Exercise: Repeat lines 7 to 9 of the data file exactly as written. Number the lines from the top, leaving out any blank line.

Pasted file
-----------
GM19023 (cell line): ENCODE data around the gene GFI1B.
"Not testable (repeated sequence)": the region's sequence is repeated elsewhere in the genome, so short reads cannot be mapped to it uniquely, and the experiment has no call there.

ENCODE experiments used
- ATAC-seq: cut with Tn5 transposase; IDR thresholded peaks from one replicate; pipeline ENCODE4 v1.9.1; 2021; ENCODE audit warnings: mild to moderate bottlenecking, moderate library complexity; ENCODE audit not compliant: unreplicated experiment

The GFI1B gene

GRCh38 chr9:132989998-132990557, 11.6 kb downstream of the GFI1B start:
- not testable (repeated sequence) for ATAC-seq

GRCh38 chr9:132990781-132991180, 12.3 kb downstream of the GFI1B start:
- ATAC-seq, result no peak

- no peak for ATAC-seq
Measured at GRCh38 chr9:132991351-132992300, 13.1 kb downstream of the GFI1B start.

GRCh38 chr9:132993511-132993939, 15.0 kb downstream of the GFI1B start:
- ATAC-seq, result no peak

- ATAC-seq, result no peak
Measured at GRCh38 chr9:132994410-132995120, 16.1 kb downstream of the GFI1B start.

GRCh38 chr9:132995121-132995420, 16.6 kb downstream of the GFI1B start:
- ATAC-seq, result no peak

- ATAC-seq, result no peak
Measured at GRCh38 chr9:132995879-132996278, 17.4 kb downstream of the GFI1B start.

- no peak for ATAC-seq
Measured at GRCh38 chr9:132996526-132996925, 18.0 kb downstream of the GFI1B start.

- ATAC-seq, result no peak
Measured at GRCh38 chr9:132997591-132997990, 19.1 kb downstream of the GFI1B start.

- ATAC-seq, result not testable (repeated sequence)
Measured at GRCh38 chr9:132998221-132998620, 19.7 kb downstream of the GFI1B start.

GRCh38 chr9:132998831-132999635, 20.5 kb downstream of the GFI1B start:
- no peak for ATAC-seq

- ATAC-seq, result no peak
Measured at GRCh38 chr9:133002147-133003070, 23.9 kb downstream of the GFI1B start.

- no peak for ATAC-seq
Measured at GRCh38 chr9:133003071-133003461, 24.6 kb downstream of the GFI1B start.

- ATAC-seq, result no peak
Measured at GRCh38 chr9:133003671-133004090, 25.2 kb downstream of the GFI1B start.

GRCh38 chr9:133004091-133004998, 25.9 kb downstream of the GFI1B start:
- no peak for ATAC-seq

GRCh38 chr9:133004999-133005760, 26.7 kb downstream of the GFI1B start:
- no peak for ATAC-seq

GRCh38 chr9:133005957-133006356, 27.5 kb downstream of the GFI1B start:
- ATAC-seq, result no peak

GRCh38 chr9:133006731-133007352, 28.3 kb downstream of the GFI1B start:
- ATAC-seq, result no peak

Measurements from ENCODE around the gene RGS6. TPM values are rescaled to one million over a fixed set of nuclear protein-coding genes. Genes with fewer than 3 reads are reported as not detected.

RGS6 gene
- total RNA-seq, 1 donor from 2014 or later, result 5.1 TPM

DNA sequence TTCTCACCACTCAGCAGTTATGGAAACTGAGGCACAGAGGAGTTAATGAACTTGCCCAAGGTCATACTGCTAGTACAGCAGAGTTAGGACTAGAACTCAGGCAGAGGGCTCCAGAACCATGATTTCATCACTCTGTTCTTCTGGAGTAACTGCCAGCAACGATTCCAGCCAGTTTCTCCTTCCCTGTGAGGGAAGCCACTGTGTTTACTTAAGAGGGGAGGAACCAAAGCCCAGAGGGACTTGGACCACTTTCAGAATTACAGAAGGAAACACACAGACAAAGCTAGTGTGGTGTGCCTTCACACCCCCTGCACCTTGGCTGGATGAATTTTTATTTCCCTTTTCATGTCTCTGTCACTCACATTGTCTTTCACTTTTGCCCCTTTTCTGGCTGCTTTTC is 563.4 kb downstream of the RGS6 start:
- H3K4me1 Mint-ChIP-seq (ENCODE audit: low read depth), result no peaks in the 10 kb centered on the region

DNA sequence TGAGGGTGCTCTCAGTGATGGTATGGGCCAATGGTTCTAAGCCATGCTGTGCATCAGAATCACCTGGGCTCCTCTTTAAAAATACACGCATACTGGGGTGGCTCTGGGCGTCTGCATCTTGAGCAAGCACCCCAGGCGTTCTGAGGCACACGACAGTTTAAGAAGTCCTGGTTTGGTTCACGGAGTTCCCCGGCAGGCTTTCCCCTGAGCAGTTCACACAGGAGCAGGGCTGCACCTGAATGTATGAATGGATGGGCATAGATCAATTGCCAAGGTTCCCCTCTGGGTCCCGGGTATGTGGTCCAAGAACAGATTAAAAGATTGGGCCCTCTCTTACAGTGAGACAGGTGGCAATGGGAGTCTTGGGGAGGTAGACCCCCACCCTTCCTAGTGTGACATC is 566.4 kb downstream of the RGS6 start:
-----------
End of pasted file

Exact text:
- not testable (repeated sequence) for ATAC-seq

GRCh38 chr9:132990781-132991180, 12.3 kb downstream of the GFI1B start:
- ATAC-seq, result no peak